50 years after former Yugoslavia protected abortion rights, that legacy is under threat

ZAGREB (TIP): With vigils outside clinics, marches drawing thousands and groups of men kneeling to pray in public squares, religious and neo-conservative groups have been ramping up pressure to ban abortions in staunchly Catholic Croatia. The fierce debate has fueled divisions in the European Union nation of about 3.9 million people where abortion remains legal but access to the procedure is often denied, sending many women to neighboring Slovenia to end a pregnancy.
The movement is in stark contrast to Croatia’s recent past, when it was part of the former Yugoslavia, a Communist-run country that protected abortion rights in its constitution 50 years ago.
“I find it incredible that we are even discussing this in the year 2024,” said Ana Sunic, a mother of two from Zagreb, Croatia’s capital. “It is every person’s basic right to decide what they will do with their body.”
The issue was back in focus this month after France inscribed the right to abortion in its constitution and activists in the Balkans recalled that the former Yugoslavia had done so back in 1974.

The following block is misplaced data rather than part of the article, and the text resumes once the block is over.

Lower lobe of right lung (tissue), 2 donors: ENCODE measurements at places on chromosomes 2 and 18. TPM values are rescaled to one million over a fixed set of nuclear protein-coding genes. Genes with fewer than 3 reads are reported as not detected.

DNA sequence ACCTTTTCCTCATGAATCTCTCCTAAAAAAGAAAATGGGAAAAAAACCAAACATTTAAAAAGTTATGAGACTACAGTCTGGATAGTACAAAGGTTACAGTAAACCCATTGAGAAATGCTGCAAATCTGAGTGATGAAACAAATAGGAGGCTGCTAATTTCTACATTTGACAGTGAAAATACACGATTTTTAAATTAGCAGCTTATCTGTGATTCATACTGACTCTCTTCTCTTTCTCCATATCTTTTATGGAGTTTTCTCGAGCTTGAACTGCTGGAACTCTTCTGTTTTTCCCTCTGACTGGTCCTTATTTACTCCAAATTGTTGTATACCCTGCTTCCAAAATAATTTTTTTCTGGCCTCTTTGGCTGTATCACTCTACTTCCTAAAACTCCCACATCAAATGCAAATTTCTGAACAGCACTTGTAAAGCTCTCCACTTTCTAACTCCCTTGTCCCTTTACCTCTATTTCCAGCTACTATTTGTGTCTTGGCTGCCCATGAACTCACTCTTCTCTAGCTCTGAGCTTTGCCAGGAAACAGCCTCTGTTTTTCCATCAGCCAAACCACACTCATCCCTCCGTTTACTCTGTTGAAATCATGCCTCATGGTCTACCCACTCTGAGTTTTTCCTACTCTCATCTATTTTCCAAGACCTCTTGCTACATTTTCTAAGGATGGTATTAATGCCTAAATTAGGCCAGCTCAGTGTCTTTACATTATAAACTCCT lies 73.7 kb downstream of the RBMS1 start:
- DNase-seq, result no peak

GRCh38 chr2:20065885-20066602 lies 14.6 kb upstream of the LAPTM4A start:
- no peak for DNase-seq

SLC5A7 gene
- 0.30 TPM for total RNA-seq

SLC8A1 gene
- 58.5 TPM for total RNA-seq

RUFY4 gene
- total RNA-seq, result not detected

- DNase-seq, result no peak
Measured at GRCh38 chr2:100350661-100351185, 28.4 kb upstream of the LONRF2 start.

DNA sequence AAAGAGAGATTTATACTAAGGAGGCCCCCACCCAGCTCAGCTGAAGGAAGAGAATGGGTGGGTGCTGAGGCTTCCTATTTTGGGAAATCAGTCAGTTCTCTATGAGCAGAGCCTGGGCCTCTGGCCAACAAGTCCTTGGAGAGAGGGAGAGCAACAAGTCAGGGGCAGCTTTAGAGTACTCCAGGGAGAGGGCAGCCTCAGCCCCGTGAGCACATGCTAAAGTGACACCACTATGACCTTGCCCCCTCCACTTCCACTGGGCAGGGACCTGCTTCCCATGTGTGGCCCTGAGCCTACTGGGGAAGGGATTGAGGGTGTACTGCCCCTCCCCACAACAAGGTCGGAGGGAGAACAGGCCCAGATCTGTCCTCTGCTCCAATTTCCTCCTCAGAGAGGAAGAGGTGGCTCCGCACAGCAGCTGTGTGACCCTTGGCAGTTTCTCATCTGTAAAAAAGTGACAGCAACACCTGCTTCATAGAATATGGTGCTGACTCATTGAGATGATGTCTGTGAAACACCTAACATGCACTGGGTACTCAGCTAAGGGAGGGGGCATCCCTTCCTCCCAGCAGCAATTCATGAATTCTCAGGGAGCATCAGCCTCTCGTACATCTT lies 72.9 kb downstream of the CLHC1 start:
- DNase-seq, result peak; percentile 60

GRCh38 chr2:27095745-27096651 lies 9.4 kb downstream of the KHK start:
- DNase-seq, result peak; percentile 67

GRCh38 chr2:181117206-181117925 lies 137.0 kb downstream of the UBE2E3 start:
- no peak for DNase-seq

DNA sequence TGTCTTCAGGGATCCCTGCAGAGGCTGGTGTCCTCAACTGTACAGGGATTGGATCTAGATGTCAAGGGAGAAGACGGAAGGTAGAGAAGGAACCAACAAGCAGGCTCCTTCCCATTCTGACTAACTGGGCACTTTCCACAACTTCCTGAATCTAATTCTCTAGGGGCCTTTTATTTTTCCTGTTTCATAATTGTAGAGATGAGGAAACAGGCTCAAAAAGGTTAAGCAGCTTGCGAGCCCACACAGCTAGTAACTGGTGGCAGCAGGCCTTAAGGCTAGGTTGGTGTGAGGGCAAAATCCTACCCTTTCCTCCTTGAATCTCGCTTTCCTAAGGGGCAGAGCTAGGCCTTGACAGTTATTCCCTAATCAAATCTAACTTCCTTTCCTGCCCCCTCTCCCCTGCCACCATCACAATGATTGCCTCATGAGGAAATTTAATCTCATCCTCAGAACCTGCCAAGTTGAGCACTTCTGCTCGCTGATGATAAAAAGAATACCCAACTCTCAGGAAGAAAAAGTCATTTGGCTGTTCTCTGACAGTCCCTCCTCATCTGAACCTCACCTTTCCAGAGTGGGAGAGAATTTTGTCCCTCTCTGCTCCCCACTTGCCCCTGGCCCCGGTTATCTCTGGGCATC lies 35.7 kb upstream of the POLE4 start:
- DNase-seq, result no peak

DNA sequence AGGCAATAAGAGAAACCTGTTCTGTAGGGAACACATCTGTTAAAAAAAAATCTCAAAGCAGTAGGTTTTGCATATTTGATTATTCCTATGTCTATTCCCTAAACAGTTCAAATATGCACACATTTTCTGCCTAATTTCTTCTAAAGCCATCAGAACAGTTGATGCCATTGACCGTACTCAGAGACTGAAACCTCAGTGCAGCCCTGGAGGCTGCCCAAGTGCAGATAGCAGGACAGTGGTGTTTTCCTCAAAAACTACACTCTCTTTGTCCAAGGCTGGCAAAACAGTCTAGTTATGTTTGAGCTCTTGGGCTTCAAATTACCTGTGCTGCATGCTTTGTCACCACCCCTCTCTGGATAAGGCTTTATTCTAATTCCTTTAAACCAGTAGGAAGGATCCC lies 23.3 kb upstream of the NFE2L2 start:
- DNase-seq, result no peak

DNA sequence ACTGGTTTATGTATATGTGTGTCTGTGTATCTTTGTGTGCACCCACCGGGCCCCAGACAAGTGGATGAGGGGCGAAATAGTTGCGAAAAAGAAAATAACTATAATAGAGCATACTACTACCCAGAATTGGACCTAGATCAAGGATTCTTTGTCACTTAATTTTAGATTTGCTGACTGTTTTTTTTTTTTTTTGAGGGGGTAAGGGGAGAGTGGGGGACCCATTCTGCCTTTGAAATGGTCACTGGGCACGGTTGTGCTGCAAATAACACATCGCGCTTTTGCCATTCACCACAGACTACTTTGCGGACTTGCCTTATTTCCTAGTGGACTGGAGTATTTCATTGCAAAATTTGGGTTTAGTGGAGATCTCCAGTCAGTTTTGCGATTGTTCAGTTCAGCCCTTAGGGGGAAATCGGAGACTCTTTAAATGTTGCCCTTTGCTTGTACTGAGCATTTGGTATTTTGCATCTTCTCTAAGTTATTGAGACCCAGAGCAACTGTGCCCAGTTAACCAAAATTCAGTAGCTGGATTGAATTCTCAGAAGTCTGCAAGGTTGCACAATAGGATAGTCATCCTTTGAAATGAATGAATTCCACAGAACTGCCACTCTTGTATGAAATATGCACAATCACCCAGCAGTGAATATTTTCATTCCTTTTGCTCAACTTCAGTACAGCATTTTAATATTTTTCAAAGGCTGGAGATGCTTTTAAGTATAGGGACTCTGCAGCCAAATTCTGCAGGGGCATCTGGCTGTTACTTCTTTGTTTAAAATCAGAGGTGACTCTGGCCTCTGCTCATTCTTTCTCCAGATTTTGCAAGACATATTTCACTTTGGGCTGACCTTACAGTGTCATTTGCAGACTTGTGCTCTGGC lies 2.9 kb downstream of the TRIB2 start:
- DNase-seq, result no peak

Tanja Ignjatovic from the Belgrade-based Autonomous Women’s Center in Serbia, another country that was once part of Yugoslavia, noted that women felt abortion rights “belonged to us and could not be brought into question.” But, she added, “we have seen that regression is possible, too.”
After Yugoslavia disintegrated in a series of wars in the 1990s, the new countries that emerged kept the old laws in place. However, the post-Communist revival of nationalist, religious and conservative sentiments have threatened that legacy.
People take part in a pro-life march in Zagreb, Croatia, Friday, March 15, 2024. Scores of religious and neo-conservative groups in recent years have been building up pressure in the staunchly Catholic country, trying to force a ban on abortions.
Yugoslavia’s abortion laws stayed intact after Croatia split from the country in 1991, but doctors were granted the right to refuse to perform them in 2003. As a result, many women have traveled to neighboring Slovenia for abortion over the years.
“The gap between laws and practice is huge,” feminist activist Sanja Sarnavka said. “Due to the immense influence by conservative groups and the Catholic church it (abortion) is de facto impossible in many places, or severely restricted.”
A current campaign by a Za Zivot — “for life” — movement in Croatia includes prayers, vigils and lectures “for the salvation of the unborn and a stop to abortions in our nation.” (AFP)

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